An academic exercise
I’ve been writing your blog for a few months now. Thus far, it has been an interesting journey for me.
I read and researched and learned more about addiction and suicide and the impact it has on people’s lives.
But, it has been an academic exercise. I had empathy and sometimes I even felt a bit sad whilst writing.
Then I went back to my cozy suburban life and its normal ‘hardships’ of an emergency grocery shop on a Tuesday evening or a child’s lost history book.
Until it happened.
The phone call
Just like you, I have a brother. He phoned me two weeks ago and asked me to sit.
The first part of his news was not a great surprise – I’ve suspected things were not good between him and his wife. He told me she wanted out.
Then he dropped the bomb: He is addicted to cocaine and has been for more than 20 years. He was able to keep it under wraps by avoiding us (his family) as much as possible.
Now he reached rock bottom. He lost his one big relationship. He was married nine years. His little girl is just six years old. ‘I cannot do this anymore,’ he told me. ‘I need help.’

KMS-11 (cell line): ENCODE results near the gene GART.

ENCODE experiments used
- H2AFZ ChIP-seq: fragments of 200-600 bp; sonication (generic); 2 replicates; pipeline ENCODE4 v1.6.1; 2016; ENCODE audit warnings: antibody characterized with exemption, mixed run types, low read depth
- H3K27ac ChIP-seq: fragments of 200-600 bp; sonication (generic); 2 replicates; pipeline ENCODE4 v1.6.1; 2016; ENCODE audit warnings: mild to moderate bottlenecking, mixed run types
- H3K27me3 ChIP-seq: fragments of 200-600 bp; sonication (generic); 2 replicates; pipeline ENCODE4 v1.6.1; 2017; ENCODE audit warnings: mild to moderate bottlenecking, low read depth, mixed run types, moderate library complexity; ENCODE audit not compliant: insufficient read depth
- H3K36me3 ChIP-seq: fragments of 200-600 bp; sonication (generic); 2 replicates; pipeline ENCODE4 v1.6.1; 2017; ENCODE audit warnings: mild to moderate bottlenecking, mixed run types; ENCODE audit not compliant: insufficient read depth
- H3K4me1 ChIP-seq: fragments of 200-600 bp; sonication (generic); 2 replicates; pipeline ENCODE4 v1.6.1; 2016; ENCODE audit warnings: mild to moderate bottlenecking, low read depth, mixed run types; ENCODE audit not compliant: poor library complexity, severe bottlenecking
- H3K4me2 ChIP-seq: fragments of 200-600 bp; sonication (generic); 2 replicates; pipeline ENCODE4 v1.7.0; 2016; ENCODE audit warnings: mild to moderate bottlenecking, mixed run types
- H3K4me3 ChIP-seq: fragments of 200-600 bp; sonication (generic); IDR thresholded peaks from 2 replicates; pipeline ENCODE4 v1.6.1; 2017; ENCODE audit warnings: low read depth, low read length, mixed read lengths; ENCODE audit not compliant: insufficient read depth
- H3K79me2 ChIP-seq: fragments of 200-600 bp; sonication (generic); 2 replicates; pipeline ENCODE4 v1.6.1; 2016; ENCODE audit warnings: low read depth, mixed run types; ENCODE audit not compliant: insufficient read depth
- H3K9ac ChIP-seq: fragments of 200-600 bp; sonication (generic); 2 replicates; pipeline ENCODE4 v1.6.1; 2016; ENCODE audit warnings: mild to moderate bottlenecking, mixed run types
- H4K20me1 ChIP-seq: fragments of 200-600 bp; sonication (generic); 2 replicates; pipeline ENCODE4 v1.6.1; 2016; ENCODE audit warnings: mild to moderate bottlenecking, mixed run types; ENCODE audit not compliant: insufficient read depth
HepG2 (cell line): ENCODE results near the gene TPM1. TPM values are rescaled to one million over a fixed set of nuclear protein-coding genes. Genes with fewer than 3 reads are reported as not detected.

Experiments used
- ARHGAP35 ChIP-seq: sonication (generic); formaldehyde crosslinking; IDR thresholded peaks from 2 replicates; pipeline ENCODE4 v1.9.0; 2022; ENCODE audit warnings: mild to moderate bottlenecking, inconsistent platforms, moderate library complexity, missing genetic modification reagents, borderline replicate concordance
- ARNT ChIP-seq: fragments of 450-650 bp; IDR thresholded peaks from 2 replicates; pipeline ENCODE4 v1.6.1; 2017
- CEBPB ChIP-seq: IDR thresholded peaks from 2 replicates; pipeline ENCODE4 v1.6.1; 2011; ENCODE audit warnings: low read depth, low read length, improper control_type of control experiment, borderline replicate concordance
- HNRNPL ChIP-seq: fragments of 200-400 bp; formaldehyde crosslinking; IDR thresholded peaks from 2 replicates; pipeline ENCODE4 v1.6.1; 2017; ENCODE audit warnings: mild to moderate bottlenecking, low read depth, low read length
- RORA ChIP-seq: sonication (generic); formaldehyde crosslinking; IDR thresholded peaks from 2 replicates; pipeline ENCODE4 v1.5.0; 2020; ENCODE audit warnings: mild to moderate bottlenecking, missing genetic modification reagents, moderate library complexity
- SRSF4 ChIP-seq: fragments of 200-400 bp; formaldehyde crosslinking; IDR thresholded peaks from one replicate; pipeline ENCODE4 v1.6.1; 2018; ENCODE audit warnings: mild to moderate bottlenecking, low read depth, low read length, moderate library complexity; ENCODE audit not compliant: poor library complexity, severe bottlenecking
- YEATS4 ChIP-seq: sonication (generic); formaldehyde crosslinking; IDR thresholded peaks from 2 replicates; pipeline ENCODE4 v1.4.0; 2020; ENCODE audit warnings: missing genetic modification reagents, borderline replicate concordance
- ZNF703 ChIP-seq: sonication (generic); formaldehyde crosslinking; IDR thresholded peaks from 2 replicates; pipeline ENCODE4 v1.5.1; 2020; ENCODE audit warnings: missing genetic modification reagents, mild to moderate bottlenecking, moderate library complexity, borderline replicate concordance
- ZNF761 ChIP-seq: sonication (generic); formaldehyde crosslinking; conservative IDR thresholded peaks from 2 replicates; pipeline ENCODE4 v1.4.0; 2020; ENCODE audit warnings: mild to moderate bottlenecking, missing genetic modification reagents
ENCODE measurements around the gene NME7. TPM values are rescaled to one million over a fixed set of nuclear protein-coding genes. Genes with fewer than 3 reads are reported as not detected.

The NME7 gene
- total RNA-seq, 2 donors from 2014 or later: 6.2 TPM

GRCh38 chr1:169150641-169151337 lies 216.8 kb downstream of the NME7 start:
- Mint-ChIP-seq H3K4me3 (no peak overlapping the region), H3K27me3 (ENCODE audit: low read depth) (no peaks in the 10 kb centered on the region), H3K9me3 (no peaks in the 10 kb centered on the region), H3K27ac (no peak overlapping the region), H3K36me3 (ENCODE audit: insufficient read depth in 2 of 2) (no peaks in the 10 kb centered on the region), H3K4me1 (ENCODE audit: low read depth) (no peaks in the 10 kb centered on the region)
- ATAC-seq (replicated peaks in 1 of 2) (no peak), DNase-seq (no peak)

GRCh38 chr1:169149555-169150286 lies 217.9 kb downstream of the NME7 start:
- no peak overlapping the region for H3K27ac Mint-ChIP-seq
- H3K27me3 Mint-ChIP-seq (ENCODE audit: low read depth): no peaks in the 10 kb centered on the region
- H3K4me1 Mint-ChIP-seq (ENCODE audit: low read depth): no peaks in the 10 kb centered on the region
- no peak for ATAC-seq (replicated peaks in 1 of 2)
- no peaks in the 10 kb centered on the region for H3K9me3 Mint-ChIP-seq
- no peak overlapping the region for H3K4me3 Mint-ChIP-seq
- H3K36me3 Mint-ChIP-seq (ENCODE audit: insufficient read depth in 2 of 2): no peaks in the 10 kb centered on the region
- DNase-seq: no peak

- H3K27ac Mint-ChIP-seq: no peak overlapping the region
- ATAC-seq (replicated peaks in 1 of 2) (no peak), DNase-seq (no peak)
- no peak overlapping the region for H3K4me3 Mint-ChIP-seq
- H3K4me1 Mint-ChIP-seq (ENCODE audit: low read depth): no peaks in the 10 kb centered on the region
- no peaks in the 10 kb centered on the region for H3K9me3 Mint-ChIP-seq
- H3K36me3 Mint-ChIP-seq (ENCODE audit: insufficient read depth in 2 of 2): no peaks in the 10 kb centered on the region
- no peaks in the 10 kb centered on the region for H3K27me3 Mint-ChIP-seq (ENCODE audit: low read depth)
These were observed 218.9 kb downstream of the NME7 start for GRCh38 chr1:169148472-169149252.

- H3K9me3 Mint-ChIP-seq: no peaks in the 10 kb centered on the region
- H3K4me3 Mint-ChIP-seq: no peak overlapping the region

I suppose our family is lucky. My brother is still with us. He didn’t overdose in some back alley, had a heart attack or a stroke or caused a horrendous accident. He wants help and we can do all we can.
The wheels started turning
My sister flew down for a weekend from her home 2000 km away, so that we all could go and tell my parents together. They are in their seventies and we were worried. But they took it well. When you’ve got Jesus, you’ve got Someone to lean on.
Jesus came through for all of us by letting His Peace regulate the weekend. We were able to talk for hours and my brother let it all out: how it all started, how much money he spent on drugs and how he managed to keep it all a secret from us.
We set a few plans in motion that will start helping my brother.
I want to confess, Peter (and dear Reader).
I was writing this blog about addiction, but I didn’t have a clue.
Addiction hurts. It hurts the addict, but it also breaks the hearts of family and friends.
I think my heart literally broke during the last two weeks.
I know now. I understand a little now. My situation is unique, but for others, the support system might not be as good.
Peter, Largest Heart was born out of your conviction that starting something small can have great repercussions. The pebble thrown into the pond can ripple out the water. It now rippled even further than you thought it would.
It reached me, here in South Africa. You were placed on my path for a reason.